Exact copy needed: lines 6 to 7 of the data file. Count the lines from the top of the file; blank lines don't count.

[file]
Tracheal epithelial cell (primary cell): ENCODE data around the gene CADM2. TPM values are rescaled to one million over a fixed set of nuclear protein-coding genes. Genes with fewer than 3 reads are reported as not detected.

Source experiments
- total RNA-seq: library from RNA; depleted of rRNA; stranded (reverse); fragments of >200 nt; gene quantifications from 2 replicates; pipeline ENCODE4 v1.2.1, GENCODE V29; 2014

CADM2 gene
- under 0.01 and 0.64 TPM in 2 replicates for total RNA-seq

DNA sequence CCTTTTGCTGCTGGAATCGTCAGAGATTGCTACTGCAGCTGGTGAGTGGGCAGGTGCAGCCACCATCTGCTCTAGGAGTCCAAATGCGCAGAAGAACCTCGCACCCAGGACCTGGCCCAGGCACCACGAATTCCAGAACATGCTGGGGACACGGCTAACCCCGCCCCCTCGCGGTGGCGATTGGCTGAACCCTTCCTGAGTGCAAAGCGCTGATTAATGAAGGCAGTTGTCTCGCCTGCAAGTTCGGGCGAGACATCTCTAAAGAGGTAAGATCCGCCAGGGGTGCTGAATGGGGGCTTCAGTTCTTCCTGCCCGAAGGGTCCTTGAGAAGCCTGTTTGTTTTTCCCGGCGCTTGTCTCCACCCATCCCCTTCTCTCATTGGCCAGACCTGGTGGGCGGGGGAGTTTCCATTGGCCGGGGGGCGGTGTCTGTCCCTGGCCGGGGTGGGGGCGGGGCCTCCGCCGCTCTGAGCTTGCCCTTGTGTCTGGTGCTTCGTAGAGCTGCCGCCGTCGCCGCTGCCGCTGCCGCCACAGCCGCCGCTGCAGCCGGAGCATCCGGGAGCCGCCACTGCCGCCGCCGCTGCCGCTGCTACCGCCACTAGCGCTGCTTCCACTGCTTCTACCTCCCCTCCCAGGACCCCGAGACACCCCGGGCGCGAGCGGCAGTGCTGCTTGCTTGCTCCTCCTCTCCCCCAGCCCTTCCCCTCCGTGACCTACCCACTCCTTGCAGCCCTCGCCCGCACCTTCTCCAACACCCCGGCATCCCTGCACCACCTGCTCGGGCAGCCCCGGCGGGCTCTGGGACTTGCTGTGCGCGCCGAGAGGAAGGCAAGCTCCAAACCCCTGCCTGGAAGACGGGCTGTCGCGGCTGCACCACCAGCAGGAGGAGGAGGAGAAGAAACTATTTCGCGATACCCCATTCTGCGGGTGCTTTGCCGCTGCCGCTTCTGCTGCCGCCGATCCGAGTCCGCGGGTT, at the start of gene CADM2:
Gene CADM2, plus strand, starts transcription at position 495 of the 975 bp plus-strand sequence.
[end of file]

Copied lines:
DNA sequence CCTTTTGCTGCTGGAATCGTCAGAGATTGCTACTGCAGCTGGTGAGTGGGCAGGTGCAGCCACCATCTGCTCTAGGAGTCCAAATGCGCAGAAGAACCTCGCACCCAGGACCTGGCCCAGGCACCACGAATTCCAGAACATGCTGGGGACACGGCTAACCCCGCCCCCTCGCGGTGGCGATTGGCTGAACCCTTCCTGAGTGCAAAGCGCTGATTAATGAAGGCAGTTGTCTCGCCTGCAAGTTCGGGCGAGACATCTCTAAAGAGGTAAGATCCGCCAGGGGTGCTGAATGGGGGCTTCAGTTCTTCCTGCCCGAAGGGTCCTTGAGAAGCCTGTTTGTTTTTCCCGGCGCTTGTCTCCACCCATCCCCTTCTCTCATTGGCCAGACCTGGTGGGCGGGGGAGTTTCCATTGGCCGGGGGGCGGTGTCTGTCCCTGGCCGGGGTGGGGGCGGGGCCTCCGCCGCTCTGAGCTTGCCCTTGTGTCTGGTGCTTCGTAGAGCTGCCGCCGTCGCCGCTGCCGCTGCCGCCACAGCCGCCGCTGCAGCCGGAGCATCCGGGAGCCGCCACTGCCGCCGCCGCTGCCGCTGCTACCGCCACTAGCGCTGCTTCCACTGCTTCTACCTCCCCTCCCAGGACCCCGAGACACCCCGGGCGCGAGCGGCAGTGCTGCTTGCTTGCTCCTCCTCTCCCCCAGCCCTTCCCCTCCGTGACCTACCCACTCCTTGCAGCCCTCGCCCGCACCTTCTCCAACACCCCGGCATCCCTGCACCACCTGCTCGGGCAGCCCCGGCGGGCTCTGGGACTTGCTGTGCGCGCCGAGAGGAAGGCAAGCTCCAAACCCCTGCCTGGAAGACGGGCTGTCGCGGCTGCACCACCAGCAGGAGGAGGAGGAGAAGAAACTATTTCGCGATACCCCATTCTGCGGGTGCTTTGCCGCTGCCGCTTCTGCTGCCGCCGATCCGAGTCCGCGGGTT, at the start of gene CADM2:
Gene CADM2, plus strand, starts transcription at position 495 of the 975 bp plus-strand sequence.